I am also reading a self development book called Output (The Power of Output: How to Change Learning to Outcome). I saw it mentioned on Twitter and wanted to read it since then. I find the general idea very interesting and the first chapters have motivated me a lot. However, I am a bit struggling to go through all the concrete pieces of advice to better communicate orally with your co-workers (I mean, I don’t think that I need them), but I am almost done with this part, and I can’t wait to start the one on “Writing”.
I am interested in the relationship between Korea and Japan, and I wanted to know how South Korea is seen in Japan, what Japanese think of Korean demands for apologies and so on. I live in Korea, so every time a dispute breaks up, I mainly see the Korean side of it.
I picked up 今こそ、韓国に謝ろう by Naoki HYAKUTA (百田尚樹) because it is a bestseller on Amazon and has a lot of good reviews. Naoki HYAKUTA is the author of “The Eternal Zero” and is well known for his revisionist positions.
I thought that if this book is a bestseller and has got so many good reviews, it certainly means that a lot of people in Japan share the author’s view. Reading it seemed a good way to progress in my understanding of the complex South Korea/Japan relationships.
So I have read this book and wow, I was so shocked!! When Japanese authors spit in Korea’s face, they are serious about it! I also learned that there is a word to describe this kind of books: 嫌韓本. I am surprised because I know that there are anti-Japanese feelings and movements in Korea, but I didn’t know that there was a similar feeling in Japan.
To sum up this book, let’s say that it has two main purposes:
- Justifying Japanese annexation of Korea
- Despising Korea, Korean people and Korean culture
Reading this book gives the reader an acute sense of Japan’s superiority and encourages contempt and disdain toward South Korea.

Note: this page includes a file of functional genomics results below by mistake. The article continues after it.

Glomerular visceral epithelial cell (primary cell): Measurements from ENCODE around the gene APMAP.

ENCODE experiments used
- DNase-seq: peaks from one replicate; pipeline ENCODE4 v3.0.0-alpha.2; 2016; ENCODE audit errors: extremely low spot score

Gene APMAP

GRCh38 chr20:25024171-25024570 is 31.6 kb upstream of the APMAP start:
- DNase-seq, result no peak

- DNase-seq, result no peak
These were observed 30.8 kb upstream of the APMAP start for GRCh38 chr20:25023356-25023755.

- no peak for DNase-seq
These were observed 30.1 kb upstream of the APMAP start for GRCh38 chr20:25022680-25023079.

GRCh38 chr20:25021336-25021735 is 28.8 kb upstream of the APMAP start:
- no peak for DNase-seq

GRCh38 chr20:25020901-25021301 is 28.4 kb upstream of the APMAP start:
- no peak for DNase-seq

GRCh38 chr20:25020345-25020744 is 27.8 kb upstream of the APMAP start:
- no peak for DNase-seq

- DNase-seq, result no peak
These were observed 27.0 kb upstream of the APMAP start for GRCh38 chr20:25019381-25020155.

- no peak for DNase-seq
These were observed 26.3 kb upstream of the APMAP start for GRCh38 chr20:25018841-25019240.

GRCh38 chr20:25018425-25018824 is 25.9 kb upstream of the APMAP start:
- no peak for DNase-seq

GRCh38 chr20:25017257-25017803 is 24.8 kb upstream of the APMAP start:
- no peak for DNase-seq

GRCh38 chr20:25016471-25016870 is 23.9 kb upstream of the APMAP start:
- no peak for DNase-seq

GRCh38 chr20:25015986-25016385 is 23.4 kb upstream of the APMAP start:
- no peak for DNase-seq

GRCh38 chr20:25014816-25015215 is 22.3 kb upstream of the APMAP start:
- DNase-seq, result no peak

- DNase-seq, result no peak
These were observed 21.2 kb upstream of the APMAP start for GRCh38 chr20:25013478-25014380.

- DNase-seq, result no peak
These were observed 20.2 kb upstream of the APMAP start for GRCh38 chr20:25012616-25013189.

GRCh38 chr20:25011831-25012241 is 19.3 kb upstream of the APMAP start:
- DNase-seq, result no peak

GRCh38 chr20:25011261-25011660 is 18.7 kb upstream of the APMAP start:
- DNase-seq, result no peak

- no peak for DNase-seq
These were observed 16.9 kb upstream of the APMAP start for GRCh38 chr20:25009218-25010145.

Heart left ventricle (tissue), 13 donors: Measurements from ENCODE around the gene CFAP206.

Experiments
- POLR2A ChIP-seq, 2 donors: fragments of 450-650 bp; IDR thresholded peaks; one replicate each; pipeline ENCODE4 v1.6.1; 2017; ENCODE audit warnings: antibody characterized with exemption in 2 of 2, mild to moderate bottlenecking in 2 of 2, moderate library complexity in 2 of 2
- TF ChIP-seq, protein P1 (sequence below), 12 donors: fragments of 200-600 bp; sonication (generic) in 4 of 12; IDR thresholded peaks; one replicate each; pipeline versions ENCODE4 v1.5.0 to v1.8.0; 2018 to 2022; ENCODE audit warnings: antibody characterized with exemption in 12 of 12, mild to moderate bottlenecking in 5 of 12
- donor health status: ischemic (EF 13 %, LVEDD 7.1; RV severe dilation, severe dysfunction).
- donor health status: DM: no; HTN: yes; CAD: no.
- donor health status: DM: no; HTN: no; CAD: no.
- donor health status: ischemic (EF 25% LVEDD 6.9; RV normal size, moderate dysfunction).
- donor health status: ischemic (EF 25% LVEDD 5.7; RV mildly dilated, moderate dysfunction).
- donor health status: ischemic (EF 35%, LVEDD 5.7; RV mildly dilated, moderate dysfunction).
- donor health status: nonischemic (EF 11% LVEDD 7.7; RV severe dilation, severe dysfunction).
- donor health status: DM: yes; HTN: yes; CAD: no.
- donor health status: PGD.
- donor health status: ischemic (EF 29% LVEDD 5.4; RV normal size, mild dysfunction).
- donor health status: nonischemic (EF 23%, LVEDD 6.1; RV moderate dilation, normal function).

I don’t know whether I should write a review of it because I feel that I would rather spend my time reading something else. This book is so obviously written in the aim of despising Korea (and assert Japan’s superiority) that it’s not even worth my spending time criticising it.
I also read in Mainichi that TV programs on Korea politics are booming at the moment, especially to mock the recent scandal in the Korean government. I am referring to the article 「嫌韓」あおるテレビよ、これでいいのか クレーム来ないからやりたい放題？ (paying access). This article cites journalist Soichiro TAHARA (田原総一朗) who explains why anti-Korean feelings are so strong at the moment:
なぜ『韓国たたき』を喜ぶか。結局、日本人が自信を失っているからなんだ。(…) 日本人もそのコンプレックスで (being economically challenged by China and South Korea)、中韓、特に韓国の悪口を言ったり、強そうな態度を取ったりすると気持ちが良いんだろうね。その裏返しか、『日本スゴイ』みたいな番組が人気だし、テレビだけじゃなくて『嫌韓本』も売れている。情けない現象ですよ、本当に。そんなことしても、何も良いことないのに。
That’s interesting because I would have thought that the “嫌韓” feeling was motivated by Korea and Japan’s shared history. But Soichiro TAHARA gives a more interesting explanation with the loss of confidence (in Japan being economically superior than its neighbours) and need to reassure oneself.
Well, in any case, it’s an interesting issue, and I am glad that my Japanese level allows me to tackle it.
That’s it for this month. This language learning journal is both about what I have been up to in September and what I will continue doing in October so I called it “September-October”… I hope that I can write this kind of post once a month, we’ll see!
Thank you for reading!